The legal profession was once one of the pillars of the Republican Party, but that began to change when people figured out that endless government regulation is good for the law business. Now, while there are plenty of conservative lawyers, like us, the profession as a whole definitely tilts to the left.
Andrew McCarthy takes on the Lawyer Left in National Review, specifically in the context of King & Spalding’s abandonment of its client, the House of Representatives, which we wrote about in The Left Politicizes the Practice of Law. McCarthy writes:
As an institution, the profession is the vanguard of the movement Left. Its votaries make their choices about representation based on progressive politics. Attorneys who are resistant to the cause but desperate to remain in the club are pressured to conform or at the very least to profess admiration for the heroic good faith in which the Lawyer Left remorselessly pursues its agenda. Thus can the profession reliably bank on cover from the GOP Lawyers Guild whenever a left-wing attorney gets nominated to a high government post or undertakes to champion some anti-bourgeois cause — and also bank on there being no need to return the favor.
K&S understands how the game is played. The firm wants to be perceived as supportive of gay marriage. In the same way, through its pro bono work for terrorists and death-row murderers, it wants to be perceived as supportive of judicializing warfare and expanding the rights of criminals. The firm figures it can’t afford to be on the wrong side of the culture war.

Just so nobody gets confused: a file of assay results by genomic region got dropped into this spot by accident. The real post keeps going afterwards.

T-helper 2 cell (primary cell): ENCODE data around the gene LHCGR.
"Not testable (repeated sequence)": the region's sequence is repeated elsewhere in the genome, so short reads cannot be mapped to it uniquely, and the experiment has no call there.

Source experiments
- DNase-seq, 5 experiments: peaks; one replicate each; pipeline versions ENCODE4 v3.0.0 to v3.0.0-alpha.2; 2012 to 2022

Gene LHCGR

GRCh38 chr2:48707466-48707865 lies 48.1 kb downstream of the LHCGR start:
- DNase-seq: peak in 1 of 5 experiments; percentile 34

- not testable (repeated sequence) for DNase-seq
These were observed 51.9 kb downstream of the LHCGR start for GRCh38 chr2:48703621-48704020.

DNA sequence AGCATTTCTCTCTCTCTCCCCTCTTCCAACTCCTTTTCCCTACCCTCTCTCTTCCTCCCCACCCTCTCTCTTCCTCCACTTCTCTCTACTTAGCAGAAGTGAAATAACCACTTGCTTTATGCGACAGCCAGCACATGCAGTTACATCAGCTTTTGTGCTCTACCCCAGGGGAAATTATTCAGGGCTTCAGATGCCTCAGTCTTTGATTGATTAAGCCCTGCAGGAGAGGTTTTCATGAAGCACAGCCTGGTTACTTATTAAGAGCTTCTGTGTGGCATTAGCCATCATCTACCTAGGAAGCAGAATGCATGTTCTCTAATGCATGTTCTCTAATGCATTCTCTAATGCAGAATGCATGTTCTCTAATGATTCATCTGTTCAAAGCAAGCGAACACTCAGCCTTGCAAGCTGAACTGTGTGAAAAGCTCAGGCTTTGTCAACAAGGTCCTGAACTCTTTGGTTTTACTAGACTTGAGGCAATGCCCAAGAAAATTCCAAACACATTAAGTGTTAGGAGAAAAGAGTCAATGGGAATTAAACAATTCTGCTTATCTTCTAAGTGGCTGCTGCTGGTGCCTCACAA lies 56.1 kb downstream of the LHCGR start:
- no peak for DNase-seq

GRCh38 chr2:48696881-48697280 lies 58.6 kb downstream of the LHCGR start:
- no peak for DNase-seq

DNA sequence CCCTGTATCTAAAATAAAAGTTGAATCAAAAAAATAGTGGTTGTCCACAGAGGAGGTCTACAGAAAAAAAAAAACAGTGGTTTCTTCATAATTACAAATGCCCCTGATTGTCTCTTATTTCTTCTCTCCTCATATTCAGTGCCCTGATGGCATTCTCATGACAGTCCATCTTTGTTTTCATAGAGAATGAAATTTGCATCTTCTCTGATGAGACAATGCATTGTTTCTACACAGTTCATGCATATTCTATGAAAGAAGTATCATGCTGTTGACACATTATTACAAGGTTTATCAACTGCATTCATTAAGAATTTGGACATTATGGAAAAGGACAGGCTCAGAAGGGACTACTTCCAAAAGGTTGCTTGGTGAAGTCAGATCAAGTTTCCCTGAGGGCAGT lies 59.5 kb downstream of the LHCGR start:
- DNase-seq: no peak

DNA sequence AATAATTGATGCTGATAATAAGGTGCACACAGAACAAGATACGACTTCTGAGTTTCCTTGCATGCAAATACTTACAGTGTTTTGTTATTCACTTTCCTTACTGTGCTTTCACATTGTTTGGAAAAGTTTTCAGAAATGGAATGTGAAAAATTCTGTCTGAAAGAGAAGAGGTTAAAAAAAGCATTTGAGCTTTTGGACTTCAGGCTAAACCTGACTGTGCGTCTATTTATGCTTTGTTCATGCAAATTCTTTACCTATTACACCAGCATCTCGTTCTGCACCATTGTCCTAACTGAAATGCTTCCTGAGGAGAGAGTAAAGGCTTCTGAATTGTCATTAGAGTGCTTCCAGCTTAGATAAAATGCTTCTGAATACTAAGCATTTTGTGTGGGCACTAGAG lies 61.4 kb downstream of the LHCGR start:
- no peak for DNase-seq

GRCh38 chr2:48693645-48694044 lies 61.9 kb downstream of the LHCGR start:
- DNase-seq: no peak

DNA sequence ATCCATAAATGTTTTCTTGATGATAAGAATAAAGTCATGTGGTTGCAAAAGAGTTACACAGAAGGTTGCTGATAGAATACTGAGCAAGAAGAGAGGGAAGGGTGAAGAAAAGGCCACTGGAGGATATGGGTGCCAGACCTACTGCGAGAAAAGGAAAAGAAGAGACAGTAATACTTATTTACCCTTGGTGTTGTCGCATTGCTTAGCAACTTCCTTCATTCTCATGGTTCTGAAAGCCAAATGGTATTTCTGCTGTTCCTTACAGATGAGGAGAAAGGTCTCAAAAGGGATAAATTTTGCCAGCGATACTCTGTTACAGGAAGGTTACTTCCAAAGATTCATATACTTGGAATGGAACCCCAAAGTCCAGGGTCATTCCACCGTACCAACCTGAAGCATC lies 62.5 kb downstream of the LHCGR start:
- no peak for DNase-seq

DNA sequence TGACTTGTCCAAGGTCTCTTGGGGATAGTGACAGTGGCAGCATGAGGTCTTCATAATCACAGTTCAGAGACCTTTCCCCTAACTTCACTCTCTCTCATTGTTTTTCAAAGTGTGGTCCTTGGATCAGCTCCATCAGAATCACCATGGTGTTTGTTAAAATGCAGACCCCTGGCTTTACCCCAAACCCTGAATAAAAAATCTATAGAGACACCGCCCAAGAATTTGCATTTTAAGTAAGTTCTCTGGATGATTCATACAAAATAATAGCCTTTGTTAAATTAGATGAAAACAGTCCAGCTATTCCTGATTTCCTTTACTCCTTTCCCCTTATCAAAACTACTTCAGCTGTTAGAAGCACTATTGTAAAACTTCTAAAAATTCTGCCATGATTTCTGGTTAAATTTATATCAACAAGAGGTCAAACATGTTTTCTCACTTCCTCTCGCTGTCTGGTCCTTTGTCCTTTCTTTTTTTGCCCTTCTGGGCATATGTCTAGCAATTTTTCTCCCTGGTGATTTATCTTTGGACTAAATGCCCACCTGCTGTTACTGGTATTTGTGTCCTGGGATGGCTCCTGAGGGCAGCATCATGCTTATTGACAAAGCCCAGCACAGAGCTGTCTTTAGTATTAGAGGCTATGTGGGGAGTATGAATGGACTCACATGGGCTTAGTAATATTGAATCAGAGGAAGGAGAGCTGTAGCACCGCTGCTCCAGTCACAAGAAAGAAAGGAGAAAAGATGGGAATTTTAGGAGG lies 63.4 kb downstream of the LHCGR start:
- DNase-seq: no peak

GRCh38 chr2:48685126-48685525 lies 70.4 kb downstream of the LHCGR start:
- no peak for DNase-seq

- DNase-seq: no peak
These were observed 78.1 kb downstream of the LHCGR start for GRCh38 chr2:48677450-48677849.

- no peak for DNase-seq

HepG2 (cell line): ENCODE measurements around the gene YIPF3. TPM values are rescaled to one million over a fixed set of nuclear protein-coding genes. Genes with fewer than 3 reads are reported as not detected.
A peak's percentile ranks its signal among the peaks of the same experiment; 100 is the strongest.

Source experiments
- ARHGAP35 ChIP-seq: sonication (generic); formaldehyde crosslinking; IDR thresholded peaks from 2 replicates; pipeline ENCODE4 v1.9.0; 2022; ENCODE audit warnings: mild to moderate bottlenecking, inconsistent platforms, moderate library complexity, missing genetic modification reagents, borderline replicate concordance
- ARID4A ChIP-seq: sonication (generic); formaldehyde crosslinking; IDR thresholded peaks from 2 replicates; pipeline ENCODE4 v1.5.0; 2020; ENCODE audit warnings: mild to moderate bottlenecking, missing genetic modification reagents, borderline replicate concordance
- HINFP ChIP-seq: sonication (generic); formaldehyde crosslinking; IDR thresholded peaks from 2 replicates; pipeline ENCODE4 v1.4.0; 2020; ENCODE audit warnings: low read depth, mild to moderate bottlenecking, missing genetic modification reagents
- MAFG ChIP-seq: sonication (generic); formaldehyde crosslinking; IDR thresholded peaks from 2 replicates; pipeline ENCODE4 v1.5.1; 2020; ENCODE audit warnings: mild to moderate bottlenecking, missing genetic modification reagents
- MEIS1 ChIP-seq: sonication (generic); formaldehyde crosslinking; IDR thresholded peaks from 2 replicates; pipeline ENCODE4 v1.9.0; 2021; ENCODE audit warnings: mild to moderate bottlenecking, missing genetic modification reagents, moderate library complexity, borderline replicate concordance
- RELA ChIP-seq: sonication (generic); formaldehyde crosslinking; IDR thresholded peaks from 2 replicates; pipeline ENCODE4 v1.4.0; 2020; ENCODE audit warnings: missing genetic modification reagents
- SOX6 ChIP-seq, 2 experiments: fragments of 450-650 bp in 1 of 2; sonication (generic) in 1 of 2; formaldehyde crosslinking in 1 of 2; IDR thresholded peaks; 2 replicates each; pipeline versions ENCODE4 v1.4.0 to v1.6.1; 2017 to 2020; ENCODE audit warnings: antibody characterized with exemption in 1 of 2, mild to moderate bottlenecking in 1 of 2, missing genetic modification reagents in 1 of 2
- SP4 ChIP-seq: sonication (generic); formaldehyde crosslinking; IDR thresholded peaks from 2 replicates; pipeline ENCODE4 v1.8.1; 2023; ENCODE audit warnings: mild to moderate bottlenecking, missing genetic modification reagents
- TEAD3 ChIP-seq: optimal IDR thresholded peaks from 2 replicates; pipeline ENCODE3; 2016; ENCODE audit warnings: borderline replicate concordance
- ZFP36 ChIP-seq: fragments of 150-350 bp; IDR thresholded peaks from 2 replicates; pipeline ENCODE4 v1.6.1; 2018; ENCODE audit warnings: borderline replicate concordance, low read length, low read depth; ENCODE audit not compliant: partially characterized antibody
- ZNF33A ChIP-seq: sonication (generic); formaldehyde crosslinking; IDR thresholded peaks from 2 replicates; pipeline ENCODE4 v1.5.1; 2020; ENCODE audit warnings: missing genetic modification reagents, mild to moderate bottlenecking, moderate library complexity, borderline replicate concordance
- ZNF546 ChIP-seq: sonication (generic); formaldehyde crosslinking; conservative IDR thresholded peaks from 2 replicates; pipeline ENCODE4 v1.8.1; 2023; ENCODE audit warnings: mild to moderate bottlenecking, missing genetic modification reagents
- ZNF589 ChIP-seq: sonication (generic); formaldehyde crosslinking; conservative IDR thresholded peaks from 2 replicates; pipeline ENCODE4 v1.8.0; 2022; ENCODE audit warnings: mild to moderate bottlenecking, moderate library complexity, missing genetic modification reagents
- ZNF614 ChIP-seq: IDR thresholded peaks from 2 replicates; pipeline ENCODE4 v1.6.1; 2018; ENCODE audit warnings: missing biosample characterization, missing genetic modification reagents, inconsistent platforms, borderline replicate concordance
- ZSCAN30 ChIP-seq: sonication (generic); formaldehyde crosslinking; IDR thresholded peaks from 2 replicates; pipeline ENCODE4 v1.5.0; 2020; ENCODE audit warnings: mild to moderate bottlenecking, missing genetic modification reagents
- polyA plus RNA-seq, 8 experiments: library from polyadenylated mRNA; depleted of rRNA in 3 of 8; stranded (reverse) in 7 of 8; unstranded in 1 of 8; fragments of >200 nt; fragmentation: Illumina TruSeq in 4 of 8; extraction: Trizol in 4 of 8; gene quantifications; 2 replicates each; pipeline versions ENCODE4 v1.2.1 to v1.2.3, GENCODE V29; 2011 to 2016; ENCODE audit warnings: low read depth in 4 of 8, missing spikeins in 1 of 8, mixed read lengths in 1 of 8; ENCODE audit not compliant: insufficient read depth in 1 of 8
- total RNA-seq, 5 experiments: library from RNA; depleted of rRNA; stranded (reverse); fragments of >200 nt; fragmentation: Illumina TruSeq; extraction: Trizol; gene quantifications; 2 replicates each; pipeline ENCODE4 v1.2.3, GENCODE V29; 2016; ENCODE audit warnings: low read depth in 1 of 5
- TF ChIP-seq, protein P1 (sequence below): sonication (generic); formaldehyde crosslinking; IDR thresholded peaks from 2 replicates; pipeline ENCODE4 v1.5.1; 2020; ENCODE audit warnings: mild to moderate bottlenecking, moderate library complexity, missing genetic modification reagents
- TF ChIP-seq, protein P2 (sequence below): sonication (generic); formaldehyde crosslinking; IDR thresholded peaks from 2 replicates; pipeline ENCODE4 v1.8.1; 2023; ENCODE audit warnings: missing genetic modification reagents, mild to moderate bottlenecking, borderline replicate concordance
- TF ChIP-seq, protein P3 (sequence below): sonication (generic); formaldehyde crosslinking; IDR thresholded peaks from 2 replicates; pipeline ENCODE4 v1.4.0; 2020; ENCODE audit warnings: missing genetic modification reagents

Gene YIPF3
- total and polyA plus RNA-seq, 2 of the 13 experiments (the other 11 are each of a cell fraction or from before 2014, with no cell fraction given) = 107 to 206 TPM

What struck me most forcibly about McCarthy’s article is the contrast between the Left’s “everyone deserves a lawyer” mantra when the client is an al Qaeda terrorist and its treatment of lawyers who don’t toe the left-wing line:
John Yoo is a brilliant, ethical lawyer who, while at the Justice Department, was tasked with mapping the parameters of interrogation law so that CIA officials would know what they could and could not do to high-level al-Qaeda captives. It wasn’t Yoo’s policy. He was simply an attorney advising a client. Did the Lawyer Left say he was merely fulfilling a cherished constitutional role? Did they depict him as a latter-day John Adams, honorably representing an unpopular cause? Of course not: They tried, instead, to ruin him. …
It’s a con job. The Lawyer Left promotes a cause, not the Constitution. They’re within their rights to do that — it’s still a moderately free country, and I’m not suggesting that anyone try to destroy their lives and livelihoods like they tried to destroy Yoo’s. I just don’t see any reason to pretend that their choices reflect a high calling rather than a practical political strategy, one that has implications when Americans make the mistake of empowering them to formulate policy.
Everyone knows that the Left is hypocritical, but we should never lose sight of the fact that it is also vicious.